Considering these proposals, it’s hard to imagine how any firearm can thread the needle through all the justifications gun control advocates use to argue for additional bans.
Semiautomatic carbines that use detachable magazines must go, they say, because they can fire too many (relatively small) rounds too quickly.
But muzzleloaders — which fire one shot at a time and must be laboriously loaded through by hand down the barrel — can deliver what “Giffords” calls “a particularly lethal .50 caliber round” and are therefore unacceptable as well.
Bump stocks should be banned, according to the report, because they increase the rate of fire of a semiautomatic rifle held against the shoulder.
Yet dispensing with the stock entirely — as in the case of AR- or AK-style pistols — also presents a problem for the “Giffords” group because that creates guns capable of firing rifle-sized cartridges that are “concealable like handguns.”
But concealability of course isn’t the only problem for “Giffords.” Exceptionally large guns are out, too. The Giffords report goes on to fault modern .50 caliber rifles for combining “long range, accuracy, and massive firepower.”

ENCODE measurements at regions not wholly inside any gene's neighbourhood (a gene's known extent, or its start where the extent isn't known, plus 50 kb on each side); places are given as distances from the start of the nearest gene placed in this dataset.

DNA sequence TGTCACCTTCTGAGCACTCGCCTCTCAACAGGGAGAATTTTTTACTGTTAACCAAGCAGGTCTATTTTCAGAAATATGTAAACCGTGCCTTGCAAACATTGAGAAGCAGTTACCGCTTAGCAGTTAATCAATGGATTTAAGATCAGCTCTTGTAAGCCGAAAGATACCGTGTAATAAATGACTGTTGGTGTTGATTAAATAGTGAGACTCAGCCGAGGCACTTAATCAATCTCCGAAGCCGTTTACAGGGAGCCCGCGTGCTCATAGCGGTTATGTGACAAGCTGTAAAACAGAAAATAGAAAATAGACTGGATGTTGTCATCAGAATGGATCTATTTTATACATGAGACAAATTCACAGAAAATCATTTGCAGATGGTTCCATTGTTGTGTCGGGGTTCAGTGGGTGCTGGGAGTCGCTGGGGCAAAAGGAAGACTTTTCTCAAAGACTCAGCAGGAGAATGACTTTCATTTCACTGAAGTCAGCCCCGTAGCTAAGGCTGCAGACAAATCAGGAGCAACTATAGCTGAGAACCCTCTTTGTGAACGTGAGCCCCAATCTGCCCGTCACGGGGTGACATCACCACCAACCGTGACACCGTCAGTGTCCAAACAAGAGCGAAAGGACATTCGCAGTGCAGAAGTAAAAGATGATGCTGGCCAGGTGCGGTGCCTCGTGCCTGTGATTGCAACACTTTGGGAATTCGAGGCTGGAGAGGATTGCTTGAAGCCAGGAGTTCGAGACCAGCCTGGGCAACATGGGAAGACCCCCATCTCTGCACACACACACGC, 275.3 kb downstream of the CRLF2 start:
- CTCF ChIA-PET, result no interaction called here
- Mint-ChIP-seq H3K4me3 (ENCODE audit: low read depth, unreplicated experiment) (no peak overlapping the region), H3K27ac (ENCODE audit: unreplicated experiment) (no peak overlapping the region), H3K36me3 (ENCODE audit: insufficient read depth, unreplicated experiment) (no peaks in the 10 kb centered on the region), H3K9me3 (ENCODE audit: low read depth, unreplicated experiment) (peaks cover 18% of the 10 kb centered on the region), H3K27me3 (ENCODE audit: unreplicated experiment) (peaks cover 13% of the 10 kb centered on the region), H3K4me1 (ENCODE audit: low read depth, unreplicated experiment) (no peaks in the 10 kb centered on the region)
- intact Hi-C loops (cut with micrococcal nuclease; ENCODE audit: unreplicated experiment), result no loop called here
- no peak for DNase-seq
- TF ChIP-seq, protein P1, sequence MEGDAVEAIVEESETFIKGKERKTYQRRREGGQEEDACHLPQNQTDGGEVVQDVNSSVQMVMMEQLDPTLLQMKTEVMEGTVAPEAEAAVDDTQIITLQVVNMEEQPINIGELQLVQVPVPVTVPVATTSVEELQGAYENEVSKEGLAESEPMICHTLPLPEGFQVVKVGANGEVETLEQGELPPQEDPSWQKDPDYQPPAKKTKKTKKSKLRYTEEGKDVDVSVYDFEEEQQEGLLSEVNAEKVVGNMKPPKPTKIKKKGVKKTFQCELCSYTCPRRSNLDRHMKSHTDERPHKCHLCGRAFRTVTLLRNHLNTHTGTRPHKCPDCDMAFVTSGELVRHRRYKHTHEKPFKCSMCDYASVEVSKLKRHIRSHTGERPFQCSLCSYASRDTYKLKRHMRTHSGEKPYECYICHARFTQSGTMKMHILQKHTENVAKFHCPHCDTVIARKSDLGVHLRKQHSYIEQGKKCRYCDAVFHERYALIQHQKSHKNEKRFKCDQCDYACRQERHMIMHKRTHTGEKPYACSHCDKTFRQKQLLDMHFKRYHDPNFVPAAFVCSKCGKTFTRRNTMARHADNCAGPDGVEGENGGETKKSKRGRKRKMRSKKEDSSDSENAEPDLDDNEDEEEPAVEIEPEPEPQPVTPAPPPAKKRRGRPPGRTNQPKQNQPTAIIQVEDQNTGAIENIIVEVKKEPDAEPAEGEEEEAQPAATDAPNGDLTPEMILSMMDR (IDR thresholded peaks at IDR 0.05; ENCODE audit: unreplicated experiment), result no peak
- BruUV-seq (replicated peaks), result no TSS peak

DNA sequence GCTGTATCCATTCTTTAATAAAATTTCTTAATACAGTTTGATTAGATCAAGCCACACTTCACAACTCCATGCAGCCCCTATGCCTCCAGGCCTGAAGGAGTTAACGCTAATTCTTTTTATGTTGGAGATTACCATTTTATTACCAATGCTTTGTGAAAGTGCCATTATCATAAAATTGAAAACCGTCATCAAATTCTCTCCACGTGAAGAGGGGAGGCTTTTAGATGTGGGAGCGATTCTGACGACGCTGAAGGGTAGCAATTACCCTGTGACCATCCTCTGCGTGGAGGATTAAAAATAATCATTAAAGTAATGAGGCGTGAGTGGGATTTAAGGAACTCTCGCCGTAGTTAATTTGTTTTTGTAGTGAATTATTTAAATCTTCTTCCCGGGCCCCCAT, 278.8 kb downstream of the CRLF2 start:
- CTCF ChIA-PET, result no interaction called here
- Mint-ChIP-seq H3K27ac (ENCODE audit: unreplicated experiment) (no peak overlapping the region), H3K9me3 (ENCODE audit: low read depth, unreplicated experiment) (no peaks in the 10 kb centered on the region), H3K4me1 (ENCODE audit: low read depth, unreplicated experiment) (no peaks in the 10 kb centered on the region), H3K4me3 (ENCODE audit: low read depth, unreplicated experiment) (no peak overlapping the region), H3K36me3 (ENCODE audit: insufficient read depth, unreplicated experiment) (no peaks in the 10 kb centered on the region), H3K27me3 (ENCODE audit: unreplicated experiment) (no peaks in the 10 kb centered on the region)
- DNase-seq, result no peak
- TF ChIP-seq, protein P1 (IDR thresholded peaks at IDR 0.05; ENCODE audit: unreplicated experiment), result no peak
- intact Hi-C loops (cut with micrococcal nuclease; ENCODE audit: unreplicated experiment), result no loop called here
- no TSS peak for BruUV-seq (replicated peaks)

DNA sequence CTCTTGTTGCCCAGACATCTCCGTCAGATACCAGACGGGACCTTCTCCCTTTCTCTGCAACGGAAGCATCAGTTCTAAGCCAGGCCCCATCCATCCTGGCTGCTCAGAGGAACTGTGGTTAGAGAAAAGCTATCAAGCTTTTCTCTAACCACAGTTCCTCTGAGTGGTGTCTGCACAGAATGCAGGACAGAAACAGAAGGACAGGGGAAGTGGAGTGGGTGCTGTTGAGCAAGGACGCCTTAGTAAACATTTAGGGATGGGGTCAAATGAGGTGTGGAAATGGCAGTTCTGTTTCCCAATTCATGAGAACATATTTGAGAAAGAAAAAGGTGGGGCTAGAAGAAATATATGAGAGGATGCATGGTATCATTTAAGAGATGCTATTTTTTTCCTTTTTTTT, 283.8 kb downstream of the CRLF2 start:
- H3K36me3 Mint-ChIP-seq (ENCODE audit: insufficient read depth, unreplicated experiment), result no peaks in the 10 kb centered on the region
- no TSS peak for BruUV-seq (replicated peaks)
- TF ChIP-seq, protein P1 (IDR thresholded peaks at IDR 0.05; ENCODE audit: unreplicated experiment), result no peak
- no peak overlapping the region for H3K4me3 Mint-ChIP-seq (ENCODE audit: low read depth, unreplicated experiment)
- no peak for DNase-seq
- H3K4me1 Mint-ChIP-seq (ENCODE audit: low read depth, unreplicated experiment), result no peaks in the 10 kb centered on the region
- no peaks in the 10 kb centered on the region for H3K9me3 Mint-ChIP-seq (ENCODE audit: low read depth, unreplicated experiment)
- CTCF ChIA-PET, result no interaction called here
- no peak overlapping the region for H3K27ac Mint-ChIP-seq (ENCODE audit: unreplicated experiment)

Of course, the actual use of .50 caliber rifles to commit crime in the U.S. is vanishingly rare, thanks to their considerable weight, bulk, and price tag. A five-foot long gun that weighs nearly 33 lbs. and costs as much as many used cars is not likely to be the sort of tool most common criminals will lug from one crime scene to the next.
Where does this all lead? The Boston Globe answered that question this week with an article headlined, “Hand over your weapons.” It states: “The logic of gun control lies, at bottom, in substantially reducing the number of deadly weapons on the street — confiscation is far and away the most effective approach.” This thesis is accompanied by the usual celebration of Australia’s mass gun confiscation effort, an almost mandatory feature of any journalistic exploration of gun control these days.
And while admitting that “America is not Australia,” the Globe writer nevertheless asserts “there’s no way around” the conclusion that widespread gun ownership is to blame for violent crime in America and that the solution must involve confiscating “millions of those firearms.”
It’s telling that the “Giffords” organization — once among the more moderate of the gun control advocacy groups — now demands curbs on the sorts of muzzleloaders that it admits “fell out of favor as a firearm of choice almost a century ago, and are generally seen as primitive antiques.”
But what’s really out of favor and antiquated, in the unforgiving worldview of gun abolitionists, is your Second Amendment rights. The values of America’s Founding Fathers are just as obnoxious to them as the revolutionary-era rifles that helped win America’s freedom.
What do you think?